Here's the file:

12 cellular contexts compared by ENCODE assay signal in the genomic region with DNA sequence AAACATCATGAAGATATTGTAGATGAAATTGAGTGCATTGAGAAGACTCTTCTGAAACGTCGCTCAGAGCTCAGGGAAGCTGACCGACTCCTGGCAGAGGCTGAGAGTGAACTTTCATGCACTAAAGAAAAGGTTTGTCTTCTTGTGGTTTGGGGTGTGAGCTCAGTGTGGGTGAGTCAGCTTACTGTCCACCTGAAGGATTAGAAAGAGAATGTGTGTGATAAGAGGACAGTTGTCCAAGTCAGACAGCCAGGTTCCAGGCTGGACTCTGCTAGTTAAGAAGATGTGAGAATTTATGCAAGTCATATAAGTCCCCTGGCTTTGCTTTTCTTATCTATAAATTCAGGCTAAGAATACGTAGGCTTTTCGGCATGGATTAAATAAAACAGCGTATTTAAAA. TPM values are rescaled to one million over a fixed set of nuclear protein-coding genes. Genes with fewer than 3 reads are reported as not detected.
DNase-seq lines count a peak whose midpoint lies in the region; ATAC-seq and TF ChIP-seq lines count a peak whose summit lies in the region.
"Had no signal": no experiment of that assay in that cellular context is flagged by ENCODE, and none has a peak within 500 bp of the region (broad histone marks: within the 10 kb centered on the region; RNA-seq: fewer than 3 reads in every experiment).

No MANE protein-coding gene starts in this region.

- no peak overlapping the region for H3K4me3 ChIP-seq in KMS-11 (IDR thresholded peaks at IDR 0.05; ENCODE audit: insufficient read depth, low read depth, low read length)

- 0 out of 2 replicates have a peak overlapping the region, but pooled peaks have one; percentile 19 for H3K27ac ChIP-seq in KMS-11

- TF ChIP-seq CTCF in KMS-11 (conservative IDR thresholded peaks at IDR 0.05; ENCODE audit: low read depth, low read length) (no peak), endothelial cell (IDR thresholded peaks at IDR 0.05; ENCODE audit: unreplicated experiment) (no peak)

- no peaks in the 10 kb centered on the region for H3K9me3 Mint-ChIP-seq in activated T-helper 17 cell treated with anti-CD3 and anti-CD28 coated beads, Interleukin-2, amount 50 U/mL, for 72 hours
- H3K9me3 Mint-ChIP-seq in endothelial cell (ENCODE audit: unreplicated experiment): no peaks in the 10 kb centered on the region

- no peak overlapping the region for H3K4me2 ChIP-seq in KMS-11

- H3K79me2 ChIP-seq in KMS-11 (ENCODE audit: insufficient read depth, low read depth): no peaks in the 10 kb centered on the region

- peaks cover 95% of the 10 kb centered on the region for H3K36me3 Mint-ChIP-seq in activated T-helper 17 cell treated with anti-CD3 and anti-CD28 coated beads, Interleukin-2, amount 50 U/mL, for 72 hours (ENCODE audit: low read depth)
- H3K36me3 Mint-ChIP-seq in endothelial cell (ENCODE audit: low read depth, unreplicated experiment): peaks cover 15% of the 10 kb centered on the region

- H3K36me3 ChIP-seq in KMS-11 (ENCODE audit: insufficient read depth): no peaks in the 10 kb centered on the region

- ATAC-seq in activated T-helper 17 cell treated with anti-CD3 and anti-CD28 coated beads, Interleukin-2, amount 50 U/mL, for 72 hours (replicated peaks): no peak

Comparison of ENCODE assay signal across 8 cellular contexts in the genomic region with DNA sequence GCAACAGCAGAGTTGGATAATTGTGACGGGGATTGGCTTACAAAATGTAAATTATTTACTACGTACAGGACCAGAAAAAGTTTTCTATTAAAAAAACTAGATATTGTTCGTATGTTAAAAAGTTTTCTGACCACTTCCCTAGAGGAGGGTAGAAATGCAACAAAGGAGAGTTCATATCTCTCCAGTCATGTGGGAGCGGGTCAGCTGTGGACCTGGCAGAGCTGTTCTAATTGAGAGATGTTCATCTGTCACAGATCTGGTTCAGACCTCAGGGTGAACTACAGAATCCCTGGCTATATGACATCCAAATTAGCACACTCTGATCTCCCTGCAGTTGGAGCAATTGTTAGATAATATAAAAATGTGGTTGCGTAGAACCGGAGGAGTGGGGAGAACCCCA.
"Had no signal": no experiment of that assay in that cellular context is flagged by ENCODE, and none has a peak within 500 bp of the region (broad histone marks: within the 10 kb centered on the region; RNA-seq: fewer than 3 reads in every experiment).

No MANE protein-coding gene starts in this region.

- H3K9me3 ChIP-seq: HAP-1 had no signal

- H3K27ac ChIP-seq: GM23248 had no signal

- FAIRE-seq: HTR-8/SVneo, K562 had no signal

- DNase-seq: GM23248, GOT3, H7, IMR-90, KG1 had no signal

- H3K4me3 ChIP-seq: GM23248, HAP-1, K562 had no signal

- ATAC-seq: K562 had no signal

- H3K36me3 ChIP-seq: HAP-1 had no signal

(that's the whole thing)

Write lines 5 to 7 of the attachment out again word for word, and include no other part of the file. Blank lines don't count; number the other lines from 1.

- no peak overlapping the region for H3K4me3 ChIP-seq in KMS-11 (IDR thresholded peaks at IDR 0.05; ENCODE audit: insufficient read depth, low read depth, low read length)

- 0 out of 2 replicates have a peak overlapping the region, but pooled peaks have one; percentile 19 for H3K27ac ChIP-seq in KMS-11

- TF ChIP-seq CTCF in KMS-11 (conservative IDR thresholded peaks at IDR 0.05; ENCODE audit: low read depth, low read length) (no peak), endothelial cell (IDR thresholded peaks at IDR 0.05; ENCODE audit: unreplicated experiment) (no peak)